The Securities and Exchange Commission Monday formally returned to seven major credit rating agencies their status as “nationally recognized statistical rating organizations.”
That was good news for the rating agencies, still smarting from the criticism heaped on them for being slow to respond to — or partially responsible for — the subprime mortgage meltdown. But the renewal of NRSRO status — essentially a license to operate — leaves open the question of how the SEC will address the rating firms’ widely perceived shortcomings.
Under the Credit Rating Agency Reform Act, which passed a year ago this month, all credit rating agencies once known as NRSROs were required to reapply for the designation. Congress also told the SEC to create a more formal and transparent process for recognizing NRSROs, which the SEC finalized this spring.
For decades before that, NRSRO status was bestowed informally by the SEC, but became a de facto rating agency license that was widely blamed for creating an oligopoly dominated by Moody’s and Standard & Poor’s. Those two, in particular, came in for fierce criticism for maintaining investment grade ratings on Enron until just days before the company declared bankruptcy.
To many observers, the subprime mortgage crisis seemed similar — or even worse, given the rating agencies’ involvement in blessing many of the securitization vehicles that now hold so many defaulting mortgages.
The newly approved NRSROs include A.M. Best Company, DBRS, Fitch, Japan Credit Rating Agency, Moody’s Investors Service, Rating and Investment Information and Standard & Poor’s Ratings Services. All seven firms previously held NRSRO status.
Under the new law, the SEC can remove a rating agency’s NRSRO status, but this is the equivalent of a death penalty. The SEC’s announcement of renewed NRSRO status for the seven firms, without even a delay in the wake of the subprime mortgage crisis, suggests the regulator is not likely to use that option, even as a threat.
Exactly what other regulatory powers the SEC has are not clear, though it is clearly under pressure to do something. Members of the House Financial Services Committee recently questioned whether the law did enough to address investors’ criticisms of the ratings agencies following Enron’s collapse. And more questions are sure to come when a House Financial Services subcommittee holds a planned hearing to address the responsibilities and independence issues of NRSROs. Similar reviews are reportedly underway in the Senate and at the International Organization of Securities Commissions, and President Bush has asked Treasury secretary Henry Paulson to look into the agencies’ role in the mortgage industry.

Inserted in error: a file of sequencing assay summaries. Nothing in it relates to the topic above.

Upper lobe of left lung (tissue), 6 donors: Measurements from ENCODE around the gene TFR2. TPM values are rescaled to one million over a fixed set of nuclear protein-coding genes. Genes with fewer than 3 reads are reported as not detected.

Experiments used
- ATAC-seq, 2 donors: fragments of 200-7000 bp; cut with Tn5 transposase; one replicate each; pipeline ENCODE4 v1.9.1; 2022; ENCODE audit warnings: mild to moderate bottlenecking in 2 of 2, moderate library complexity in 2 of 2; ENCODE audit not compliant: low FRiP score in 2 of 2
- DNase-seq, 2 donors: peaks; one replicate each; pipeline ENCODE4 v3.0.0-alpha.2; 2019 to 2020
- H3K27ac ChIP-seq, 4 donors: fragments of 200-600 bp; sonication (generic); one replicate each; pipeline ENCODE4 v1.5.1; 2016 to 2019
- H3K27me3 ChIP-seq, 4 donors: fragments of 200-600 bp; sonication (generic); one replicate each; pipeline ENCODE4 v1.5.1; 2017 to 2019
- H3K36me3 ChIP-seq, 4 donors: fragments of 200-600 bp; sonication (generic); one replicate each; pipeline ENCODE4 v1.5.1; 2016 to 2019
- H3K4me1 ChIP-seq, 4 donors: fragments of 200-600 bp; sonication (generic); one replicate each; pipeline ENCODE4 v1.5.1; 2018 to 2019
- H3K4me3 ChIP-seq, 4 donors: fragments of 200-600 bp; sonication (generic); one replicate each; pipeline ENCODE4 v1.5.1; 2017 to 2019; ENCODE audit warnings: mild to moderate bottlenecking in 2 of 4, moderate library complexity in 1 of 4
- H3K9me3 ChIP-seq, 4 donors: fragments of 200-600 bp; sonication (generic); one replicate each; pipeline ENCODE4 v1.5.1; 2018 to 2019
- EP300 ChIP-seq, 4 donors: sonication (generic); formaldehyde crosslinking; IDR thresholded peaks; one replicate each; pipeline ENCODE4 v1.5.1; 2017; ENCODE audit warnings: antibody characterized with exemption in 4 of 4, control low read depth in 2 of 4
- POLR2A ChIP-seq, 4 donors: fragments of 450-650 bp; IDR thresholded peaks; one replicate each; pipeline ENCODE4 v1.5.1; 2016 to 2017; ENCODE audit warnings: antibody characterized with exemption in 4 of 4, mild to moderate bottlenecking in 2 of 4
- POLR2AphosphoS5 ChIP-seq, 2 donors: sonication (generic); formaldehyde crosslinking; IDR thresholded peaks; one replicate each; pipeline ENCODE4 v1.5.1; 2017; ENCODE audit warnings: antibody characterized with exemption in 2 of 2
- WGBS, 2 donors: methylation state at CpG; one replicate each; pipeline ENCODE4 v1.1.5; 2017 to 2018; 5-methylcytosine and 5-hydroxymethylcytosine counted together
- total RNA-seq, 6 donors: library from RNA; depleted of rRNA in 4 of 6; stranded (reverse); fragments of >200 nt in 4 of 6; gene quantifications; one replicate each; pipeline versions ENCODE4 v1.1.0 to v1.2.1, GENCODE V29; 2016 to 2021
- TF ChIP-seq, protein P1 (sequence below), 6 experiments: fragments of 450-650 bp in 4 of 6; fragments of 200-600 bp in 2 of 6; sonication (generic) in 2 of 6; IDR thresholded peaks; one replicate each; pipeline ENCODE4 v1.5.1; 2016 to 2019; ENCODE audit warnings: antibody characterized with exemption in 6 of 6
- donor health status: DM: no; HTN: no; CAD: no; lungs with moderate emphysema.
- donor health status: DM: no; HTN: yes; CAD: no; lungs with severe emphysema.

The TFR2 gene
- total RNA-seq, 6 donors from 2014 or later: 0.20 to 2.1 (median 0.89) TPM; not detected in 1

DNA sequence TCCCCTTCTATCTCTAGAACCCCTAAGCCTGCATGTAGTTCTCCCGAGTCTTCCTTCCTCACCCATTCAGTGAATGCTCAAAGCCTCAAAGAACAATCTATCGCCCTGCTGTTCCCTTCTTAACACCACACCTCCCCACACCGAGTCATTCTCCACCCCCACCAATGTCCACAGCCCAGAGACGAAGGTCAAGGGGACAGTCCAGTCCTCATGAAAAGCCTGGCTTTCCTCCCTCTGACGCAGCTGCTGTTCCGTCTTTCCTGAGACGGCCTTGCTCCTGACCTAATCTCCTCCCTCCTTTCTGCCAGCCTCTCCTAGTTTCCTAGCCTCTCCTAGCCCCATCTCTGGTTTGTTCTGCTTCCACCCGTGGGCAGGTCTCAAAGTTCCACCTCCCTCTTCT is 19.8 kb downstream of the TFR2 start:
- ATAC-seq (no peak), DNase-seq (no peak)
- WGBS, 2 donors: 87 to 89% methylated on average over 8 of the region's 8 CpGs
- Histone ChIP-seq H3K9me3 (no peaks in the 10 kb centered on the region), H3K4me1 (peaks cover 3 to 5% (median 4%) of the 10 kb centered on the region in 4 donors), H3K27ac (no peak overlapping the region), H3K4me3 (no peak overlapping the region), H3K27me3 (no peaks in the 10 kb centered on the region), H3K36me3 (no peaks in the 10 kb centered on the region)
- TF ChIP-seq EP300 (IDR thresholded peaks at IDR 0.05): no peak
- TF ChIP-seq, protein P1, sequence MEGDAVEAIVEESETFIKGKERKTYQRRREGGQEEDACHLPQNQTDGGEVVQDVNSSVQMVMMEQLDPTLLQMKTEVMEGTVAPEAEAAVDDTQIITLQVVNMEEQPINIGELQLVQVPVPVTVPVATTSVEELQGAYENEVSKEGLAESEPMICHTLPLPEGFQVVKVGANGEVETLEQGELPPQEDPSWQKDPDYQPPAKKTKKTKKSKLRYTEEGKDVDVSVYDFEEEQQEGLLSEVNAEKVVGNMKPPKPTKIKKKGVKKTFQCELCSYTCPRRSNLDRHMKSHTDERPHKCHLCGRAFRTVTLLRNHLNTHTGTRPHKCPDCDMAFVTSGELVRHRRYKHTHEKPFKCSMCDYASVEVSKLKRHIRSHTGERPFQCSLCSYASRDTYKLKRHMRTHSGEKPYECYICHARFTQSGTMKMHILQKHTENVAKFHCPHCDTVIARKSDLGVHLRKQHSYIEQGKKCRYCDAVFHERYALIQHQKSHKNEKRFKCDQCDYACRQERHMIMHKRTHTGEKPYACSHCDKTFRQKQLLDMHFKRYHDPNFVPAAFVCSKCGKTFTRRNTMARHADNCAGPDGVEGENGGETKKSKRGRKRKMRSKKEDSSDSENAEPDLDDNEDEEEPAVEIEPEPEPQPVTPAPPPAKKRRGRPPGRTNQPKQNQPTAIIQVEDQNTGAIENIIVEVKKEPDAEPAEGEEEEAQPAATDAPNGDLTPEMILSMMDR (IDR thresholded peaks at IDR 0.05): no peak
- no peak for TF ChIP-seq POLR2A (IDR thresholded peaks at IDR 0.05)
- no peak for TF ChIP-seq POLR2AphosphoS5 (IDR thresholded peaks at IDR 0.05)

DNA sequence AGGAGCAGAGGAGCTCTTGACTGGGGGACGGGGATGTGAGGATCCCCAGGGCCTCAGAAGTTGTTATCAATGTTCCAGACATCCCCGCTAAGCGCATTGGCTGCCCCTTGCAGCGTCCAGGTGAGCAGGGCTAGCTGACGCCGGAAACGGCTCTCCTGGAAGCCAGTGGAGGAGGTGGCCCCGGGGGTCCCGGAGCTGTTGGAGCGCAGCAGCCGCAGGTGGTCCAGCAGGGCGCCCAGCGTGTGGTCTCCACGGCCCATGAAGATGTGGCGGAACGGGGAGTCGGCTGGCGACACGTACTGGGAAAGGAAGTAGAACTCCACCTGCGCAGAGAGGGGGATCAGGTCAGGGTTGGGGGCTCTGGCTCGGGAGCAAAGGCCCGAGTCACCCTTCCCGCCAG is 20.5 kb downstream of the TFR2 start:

For its part in responding to the subprime-loan mess, the SEC has started looking at the rating agencies’ polices and procedures, specifically in the area of mortgage-backed securities and CDOs. The SEC’s review will include “the advisory services they may have provided to underwriters and mortgage originators, their conflicts of interest, disclosures of their ratings processes, the agencies’ rating performance after issuance, and the meanings of assigned ratings,” said Eric Sirri, director of the SEC’s Division of Market Regulation, during a recent House hearing.
Indeed, Moody’s recently received a documentation request from the SEC related to subprime matters, according to the agency’s general counsel John Goggins, who says Moody’s is in the process of complying with the request.
All the attention will probably reaffirm that Congress was right to think rating agencies needed SEC oversight, SEC commissioner Annette Nazareth told CFO.com in a recent interview. But she admits that won’t make most critics happy. “They wish government edict would make the credit rating agencies smarter and faster,” she says. “The Credit Rating Agency Reform Act does not address that nor should it.”
In fact, as CFO.com has reported, in giving the SEC more authority over the agencies, Congress did not allow the SEC to second-guess ratings themselves. “Congress did not intend for the SEC to get involved in the substance of ratings,” Dave Brey, compliance officer for A.M. Best Co., told CFO.com. The SEC can inspect the agencies and use enforcement tools if their practices prove abusive to investors. But much of the oversight involves making sure the agencies have proper disclosures and behave consistently in their policies, procedures, and methodologies.